Sen. Mark Begich, D-Alaska, mocked Sen. Claire McCaskill's investigation into Alaskan contracting practices by saying the Missouri senator “has trouble understanding Alaska history.”

Begich has been at odds with McCaskill over a letter she sent Monday informing the Small Business Administration that she would be investigating the special contracts Alaska Native Corporations receive through the SBA’s 8(a) program for small-and-disadvantaged business contracting.

“Begich, who is up for reelection this fall in a conservative state, called his Democratic colleague’s actions ‘troubling’ and mocked her legislative specialty of investigating waste and fraud, an unusual personal attack between senators of an opposite party and even rarer for fellow Democrats,” Burgess Everett reported for Politico.

Begich got personal by implying McCaskill was incapable of understanding the unique needs of the Alaskan people.

“It's no secret many senators still have quite the learning curve when it comes to understanding the unique needs of Alaska,” Begich said. “What is especially troubling are those who refuse to take the time to understand our needs and challenges while continuing to take actions intended to unfairly punish and target our way of life.”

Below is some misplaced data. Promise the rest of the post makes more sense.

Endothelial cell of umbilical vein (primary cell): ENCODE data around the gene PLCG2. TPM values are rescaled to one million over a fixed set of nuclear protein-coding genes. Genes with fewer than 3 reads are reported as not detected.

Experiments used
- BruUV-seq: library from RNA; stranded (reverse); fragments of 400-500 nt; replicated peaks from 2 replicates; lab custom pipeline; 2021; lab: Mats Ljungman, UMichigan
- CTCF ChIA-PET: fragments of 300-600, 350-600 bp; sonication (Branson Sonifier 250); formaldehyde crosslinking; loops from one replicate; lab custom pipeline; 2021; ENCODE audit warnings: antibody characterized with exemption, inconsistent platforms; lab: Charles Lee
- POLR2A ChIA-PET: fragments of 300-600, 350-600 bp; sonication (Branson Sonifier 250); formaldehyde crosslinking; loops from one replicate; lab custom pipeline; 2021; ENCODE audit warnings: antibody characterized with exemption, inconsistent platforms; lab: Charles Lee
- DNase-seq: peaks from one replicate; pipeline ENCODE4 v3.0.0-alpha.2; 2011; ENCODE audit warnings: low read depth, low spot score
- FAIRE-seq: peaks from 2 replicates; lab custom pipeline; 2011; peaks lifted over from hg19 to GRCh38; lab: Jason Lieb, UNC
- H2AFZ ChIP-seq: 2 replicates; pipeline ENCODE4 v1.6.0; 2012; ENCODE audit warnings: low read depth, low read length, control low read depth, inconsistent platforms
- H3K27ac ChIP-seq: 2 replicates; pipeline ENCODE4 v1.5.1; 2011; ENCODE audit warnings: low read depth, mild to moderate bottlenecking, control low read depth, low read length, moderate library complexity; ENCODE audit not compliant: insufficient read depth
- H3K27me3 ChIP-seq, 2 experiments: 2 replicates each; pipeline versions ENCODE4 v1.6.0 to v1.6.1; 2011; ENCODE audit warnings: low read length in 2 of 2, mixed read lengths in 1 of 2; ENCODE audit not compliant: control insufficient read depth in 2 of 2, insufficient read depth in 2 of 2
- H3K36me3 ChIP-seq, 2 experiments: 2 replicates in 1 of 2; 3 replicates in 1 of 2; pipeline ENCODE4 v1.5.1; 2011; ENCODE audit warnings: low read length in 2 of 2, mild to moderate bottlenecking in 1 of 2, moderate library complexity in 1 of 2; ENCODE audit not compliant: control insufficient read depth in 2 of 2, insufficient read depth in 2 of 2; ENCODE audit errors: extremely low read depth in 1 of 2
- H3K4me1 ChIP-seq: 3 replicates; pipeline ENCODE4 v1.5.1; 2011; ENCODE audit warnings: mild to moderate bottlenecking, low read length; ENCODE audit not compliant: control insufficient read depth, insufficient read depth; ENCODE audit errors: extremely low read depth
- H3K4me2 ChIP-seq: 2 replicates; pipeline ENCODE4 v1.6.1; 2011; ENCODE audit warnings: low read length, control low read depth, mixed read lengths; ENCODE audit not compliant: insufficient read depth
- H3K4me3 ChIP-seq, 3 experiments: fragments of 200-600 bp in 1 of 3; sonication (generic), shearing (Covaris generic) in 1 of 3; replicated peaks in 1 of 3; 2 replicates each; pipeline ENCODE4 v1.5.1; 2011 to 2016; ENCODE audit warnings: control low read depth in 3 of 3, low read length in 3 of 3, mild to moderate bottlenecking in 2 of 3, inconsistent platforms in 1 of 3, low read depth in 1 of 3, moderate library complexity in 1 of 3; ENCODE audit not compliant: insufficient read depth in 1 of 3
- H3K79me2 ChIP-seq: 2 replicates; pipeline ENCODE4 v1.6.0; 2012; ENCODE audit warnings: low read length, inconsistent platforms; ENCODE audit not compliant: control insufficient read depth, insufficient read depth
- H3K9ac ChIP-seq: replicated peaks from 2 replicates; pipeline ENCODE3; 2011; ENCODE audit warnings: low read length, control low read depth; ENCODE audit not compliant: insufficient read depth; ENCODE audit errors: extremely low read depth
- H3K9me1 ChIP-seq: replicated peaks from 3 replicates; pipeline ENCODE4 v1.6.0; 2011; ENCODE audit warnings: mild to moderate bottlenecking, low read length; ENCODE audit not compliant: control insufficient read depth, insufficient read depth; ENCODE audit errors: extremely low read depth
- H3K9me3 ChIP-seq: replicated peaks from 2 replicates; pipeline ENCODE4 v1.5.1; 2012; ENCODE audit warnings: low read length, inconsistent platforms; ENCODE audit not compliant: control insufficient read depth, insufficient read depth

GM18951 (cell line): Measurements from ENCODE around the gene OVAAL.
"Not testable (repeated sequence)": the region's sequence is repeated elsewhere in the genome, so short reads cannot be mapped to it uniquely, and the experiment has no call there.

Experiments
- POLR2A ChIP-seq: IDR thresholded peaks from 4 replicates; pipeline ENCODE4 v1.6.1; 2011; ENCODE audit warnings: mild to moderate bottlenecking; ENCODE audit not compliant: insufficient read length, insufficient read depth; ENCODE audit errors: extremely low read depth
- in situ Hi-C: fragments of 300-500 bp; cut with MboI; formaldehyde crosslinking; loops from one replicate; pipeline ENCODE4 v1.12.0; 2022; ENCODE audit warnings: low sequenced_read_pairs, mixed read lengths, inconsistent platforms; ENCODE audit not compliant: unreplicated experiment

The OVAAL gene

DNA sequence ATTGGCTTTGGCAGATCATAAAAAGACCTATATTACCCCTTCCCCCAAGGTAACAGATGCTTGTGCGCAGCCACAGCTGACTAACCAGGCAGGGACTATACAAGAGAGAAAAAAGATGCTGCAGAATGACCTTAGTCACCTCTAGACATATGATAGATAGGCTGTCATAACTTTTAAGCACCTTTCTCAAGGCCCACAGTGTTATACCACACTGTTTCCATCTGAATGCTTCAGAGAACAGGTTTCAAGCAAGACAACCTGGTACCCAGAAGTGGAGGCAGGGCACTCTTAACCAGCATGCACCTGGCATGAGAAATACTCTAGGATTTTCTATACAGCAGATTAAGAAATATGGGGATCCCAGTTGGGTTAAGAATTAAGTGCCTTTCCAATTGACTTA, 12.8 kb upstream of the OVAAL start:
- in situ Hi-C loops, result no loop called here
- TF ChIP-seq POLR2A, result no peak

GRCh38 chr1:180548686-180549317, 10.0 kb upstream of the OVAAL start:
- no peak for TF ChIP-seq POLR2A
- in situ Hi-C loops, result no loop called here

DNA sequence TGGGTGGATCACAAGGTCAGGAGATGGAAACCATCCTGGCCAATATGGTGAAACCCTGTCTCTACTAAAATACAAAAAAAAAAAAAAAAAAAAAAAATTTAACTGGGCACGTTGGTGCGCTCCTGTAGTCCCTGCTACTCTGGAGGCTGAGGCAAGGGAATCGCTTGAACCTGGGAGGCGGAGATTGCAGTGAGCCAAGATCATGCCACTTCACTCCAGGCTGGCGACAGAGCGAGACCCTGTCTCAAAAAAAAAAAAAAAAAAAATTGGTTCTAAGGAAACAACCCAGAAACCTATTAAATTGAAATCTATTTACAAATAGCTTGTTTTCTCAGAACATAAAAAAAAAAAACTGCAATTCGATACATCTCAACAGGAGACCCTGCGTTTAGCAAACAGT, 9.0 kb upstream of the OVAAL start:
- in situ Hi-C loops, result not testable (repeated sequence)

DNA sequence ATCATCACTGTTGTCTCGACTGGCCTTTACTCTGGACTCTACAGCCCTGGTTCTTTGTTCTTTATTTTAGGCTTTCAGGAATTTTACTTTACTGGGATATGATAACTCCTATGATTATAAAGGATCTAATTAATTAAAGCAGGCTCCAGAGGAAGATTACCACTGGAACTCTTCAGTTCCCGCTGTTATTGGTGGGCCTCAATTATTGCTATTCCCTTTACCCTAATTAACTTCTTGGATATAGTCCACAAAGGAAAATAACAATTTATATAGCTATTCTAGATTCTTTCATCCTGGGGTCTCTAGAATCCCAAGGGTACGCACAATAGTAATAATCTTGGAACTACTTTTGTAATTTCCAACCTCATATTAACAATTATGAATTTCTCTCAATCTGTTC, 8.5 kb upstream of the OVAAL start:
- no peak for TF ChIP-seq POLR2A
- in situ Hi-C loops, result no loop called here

“I’m afraid my colleague, Sen. McCaskill — through her narrow lens as a ‘government oversight and efficiencies guru’ — has trouble understanding Alaska history, even with my repeated attempts to reason with her,” Begich added.

But McCaskill claims she is simply trying to protect taxpayers by making sure rules on no-bid contracts were adopted.

The 2011 rules from the SBA put restrictions on how the government could award no-bid contracts for ANCs that had formed joint ventures. ANCs had previously been using special provisions for years to secure millions of dollars in federal contracts.

One of the new rules prohibited an ANC from setting up multiple subsidiaries to continue work on an original sole-source contract.

McCaskill asked for a list of all joint-venture contracts awarded since the new rules were implemented, copies of ANC reports showing the flow of benefits to Alaskan communities and information showing SBA’s oversight of the new rules.

McCaskill requested the SBA brief the staff of the Subcommittee on Financial and Contracting Oversight — which she leads — by July 11.

Perhaps McCaskill isn’t acutely aware of the way Alaska works — she’s not a resident of the state — but Begich’s comments toward his colleague are uncalled for and demeaning.

Imagine if a Republican had said this to a female colleague.

McCaskill’s office could not be reached for comment.